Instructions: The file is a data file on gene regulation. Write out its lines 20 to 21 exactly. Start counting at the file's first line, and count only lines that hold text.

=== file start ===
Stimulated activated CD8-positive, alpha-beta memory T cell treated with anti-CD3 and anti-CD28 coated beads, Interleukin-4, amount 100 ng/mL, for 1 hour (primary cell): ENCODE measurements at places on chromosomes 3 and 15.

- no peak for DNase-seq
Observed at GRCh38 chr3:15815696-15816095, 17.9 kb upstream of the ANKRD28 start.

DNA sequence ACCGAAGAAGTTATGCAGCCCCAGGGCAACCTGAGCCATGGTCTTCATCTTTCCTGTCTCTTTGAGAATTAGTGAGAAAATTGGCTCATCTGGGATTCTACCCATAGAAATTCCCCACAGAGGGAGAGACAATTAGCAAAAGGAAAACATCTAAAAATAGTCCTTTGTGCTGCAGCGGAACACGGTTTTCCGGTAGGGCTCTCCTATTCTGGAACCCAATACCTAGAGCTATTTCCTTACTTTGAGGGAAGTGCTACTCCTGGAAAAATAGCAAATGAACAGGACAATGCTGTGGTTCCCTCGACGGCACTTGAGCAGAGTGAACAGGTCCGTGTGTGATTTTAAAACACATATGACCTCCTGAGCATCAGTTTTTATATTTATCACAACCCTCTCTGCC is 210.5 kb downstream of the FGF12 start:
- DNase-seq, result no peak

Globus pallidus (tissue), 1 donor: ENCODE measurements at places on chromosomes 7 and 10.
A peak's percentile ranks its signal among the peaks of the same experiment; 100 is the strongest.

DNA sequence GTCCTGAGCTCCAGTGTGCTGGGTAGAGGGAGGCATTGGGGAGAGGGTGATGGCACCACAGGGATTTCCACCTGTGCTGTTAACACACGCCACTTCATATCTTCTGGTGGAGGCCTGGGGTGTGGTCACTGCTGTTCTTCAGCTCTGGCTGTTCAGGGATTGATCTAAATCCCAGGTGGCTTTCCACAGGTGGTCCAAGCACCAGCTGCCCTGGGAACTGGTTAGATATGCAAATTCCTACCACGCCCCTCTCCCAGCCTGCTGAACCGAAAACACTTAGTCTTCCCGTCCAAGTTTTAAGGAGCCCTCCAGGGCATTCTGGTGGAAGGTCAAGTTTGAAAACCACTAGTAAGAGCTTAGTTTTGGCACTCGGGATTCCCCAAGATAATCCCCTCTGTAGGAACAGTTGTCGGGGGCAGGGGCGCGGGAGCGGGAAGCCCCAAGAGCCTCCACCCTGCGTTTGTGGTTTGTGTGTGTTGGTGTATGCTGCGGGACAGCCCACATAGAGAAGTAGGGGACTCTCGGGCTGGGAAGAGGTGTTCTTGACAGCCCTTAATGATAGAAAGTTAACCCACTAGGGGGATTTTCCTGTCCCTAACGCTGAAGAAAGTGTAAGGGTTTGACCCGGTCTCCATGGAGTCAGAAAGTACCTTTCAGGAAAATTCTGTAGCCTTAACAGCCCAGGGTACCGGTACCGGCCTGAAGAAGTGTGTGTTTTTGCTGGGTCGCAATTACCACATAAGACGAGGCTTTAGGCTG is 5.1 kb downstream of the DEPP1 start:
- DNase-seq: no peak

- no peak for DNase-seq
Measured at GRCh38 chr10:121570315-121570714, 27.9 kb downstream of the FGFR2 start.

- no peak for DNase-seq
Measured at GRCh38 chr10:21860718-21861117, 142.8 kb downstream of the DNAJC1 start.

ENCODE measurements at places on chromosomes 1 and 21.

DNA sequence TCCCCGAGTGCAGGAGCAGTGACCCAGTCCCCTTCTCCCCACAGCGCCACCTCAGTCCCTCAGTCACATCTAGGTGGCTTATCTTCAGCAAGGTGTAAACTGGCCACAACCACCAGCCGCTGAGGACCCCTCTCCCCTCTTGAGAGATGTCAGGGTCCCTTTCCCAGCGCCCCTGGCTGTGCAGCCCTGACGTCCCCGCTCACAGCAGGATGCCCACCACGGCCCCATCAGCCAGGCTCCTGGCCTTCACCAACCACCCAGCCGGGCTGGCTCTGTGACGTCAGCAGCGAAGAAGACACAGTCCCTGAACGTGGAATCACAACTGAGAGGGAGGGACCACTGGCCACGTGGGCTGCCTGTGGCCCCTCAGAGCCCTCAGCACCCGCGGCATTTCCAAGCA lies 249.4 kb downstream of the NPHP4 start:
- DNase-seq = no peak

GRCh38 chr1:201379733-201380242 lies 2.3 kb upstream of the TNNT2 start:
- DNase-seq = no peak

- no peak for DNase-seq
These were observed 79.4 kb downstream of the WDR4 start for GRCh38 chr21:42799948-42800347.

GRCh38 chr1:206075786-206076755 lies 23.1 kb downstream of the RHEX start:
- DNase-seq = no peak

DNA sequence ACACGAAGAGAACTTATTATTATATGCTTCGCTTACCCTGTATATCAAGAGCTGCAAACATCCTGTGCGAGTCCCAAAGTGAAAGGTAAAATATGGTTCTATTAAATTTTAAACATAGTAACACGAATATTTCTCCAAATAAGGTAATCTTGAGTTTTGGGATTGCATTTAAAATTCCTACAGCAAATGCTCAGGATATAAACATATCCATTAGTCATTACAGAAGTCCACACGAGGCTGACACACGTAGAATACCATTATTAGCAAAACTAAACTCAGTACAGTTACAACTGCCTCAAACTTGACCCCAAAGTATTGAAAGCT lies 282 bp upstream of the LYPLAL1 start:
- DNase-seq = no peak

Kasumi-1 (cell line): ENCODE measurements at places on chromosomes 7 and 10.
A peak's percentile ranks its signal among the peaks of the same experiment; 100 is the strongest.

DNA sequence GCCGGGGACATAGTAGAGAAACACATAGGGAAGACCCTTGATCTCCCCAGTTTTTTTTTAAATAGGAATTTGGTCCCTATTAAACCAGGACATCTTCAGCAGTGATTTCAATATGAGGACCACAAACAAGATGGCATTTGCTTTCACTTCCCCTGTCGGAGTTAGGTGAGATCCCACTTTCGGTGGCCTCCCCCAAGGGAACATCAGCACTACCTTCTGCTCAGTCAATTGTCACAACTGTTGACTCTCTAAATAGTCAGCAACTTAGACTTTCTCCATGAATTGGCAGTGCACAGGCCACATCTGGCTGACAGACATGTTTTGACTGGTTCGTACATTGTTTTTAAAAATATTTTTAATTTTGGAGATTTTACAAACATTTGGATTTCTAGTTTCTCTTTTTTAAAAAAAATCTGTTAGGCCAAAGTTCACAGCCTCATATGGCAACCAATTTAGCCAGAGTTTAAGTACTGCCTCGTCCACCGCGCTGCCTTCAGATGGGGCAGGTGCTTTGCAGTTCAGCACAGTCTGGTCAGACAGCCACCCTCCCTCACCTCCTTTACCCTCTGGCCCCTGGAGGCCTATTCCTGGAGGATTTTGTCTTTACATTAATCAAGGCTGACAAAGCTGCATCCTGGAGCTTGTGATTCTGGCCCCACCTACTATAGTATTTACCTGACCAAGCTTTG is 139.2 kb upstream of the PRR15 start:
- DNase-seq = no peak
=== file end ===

These were observed 79.4 kb downstream of the WDR4 start for GRCh38 chr21:42799948-42800347.

GRCh38 chr1:206075786-206076755 lies 23.1 kb downstream of the RHEX start: